Indonesia is the biggest plastic polluter after China. This 17-year-old wants to change that

Indonesia, a vast archipelago of 17,000 islands, may conjure images of golden beaches and blue seas — but the reality may be far murkier.

Bali was so besieged by plastic waste washed ashore that the local government declared a “garbage emergency.”

Years before that crisis erupted, teenager Melati Wijsen was already campaigning to ban plastic bags in Bali — the island she grew up on.

In 2013, when she was just 12 years old, Wijsen started a social initiative called Bye Bye Plastic Bags with her younger sister, Isabel Wijsen, who was 10 at that time. Their goal? To help help Bali residents say no to plastic bags.

Her journey in the last five years has taken her to the international stage and given her opportunities to meet world leaders and celebrities, as well as speak at global events — but there’s more to be done, the 17-year-old told CNBC in Bali.

The problem with plastic in Indonesia is that it was introduced too quickly, without first educating consumers on its polluting effects, Wijsen said.

Adding to that, Indonesia has a population of 264 million people, and a huge emerging market of consumers.

From shampoo sachets to a handful of peanuts to keropok (a popular Indonesian rice cracker), Indonesians often buy single-use items that are contained in plastic packaging, Wijsen added.

According to a 2015 report by Science journal, Indonesia is the world’s second largest polluter of plastic marine waste in the world, behind only China.

Wijsen’s passion to fight plastic pollution started when she was a student at Bali’s sustainability-focused Green School. She recalls learning about inspirational leaders — such South African anti-apartheid revolutionary leader Nelson Mandela and Indian activist Mahatma Gandhi — and thinking to herself: “What can we do as kids living on the island of Bali?”

Together with her sister, Wijsen started Bye Bye Plastic Bags. Through that platform, they petitioned to get citizens to support a ban on plastic bags, raised awareness and created educational materials to be distributed to primary schools in Indonesia.

They eventually went on to set up other organizations, including Mountain Mamas, an initiative which teaches women living in the mountains of Bali how to make bags from donated and recycled materials. The social enterprise also gives the women additional income through the work that they do.

To get the attention of authorities, they planned in 2014 to fast from dawn until dusk each day. Wijsen explained that the sisters wanted to demonstrate they were “serious” about protecting the island.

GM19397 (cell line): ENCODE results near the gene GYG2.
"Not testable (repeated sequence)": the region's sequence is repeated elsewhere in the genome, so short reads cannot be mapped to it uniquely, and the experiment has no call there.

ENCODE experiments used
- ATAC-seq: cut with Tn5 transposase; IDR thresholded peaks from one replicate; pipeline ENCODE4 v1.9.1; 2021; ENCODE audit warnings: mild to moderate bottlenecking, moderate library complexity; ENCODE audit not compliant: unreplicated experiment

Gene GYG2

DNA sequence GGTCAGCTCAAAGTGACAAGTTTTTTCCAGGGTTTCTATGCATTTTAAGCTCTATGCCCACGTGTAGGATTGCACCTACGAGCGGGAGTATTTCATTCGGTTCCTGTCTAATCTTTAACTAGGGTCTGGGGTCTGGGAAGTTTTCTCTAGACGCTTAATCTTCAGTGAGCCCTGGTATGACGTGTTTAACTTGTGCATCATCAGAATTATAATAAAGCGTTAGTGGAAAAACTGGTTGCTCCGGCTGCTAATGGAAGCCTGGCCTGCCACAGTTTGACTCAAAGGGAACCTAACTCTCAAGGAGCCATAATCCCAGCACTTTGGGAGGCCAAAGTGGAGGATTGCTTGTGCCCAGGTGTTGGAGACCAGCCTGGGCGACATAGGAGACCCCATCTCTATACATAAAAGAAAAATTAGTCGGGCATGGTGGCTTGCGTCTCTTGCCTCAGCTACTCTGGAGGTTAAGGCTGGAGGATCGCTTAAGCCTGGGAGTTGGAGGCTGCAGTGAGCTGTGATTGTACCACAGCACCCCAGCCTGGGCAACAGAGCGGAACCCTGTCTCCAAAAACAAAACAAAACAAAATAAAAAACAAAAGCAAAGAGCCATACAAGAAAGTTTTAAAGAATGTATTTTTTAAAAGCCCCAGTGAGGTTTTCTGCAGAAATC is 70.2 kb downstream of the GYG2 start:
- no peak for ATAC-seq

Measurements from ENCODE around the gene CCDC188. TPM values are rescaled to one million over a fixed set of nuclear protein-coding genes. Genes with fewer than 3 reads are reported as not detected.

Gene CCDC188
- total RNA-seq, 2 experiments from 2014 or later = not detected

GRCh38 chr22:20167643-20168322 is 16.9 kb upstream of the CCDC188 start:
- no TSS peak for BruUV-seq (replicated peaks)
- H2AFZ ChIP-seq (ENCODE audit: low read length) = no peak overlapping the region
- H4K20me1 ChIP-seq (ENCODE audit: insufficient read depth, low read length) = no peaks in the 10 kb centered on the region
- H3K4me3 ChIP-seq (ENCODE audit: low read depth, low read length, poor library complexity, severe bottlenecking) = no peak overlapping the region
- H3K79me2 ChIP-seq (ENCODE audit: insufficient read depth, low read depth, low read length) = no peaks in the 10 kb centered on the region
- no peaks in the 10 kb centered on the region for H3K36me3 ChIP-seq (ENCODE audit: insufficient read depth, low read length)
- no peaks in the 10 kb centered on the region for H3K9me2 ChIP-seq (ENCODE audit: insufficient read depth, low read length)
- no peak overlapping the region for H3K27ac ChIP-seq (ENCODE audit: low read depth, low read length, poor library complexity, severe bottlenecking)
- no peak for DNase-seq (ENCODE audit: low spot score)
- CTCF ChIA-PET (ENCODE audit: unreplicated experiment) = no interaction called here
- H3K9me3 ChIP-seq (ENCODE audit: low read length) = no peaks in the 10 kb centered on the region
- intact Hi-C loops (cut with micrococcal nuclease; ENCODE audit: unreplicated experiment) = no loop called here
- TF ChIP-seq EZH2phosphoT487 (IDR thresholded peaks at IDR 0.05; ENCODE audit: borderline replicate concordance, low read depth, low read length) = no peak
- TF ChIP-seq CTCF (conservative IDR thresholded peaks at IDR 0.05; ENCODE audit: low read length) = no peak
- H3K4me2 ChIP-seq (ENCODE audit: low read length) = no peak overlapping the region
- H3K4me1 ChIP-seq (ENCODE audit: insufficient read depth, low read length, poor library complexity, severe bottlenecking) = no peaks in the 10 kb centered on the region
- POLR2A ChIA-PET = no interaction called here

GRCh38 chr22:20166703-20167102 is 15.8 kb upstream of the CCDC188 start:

To their surprise, the governor of Bali at that time, Made Mangku Pastika, responded positively and invited them to meet him two days after they announced their demonstration.

That meeting concluded with a memorandum of understanding between the governor and Bye Bye Plastic Bags. Both sides agreed to work together to get Bali residents not to use plastic bags and minimize plastic pollution.

A year later, Governor Pastika announced that he wanted to make Bali plastic-free by 2018.

Unfortunately, that has yet to happen, but the sisters are not deterred.

Wijsen says that the political arena is an important place to be, and she wants to learn more.

“As a 17-year-old changemaker, what has been super interesting and a learning curve for me has been learning how to deal with politicians,” she said, adding that it was important to understand the complex layers of a system and why it takes time for change to be implemented.

“Dancing with politicians — it’s three steps forward, two steps back, and then again and again. But I understand that we need to be doing it together,” Wijsen added.

While her journey campaigning against plastic pollution has taken her to the United Nations, as well as being invited as an inspirational speaker at the recent International Monetary Fund and World Bank meetings, Wijsen is not resting on her laurels at all.

She graduated from high school in June, and is taking a gap year to launch several initiatives. This year, she’s aiming to get 1,000 Bali-businesses to commit to using fewer single-use plastic bags, and has already received commitments from more than 350 entities in three months.

While she’s considering attending university in the United States, she has another project on her mind — she wants to start a global platform, with its headquarters potentially based in Bali, to bring young change-makers together.

But lest you think she isn’t enjoying her youth, she said that while the change-maker project is going to be a big part of her life in the coming years, she wants to be “a good sister, good daughter, good girlfriend,” and just “live life as a 17-year-old as it comes.”

“I’m not forgetting to take in the little moments,” she said.

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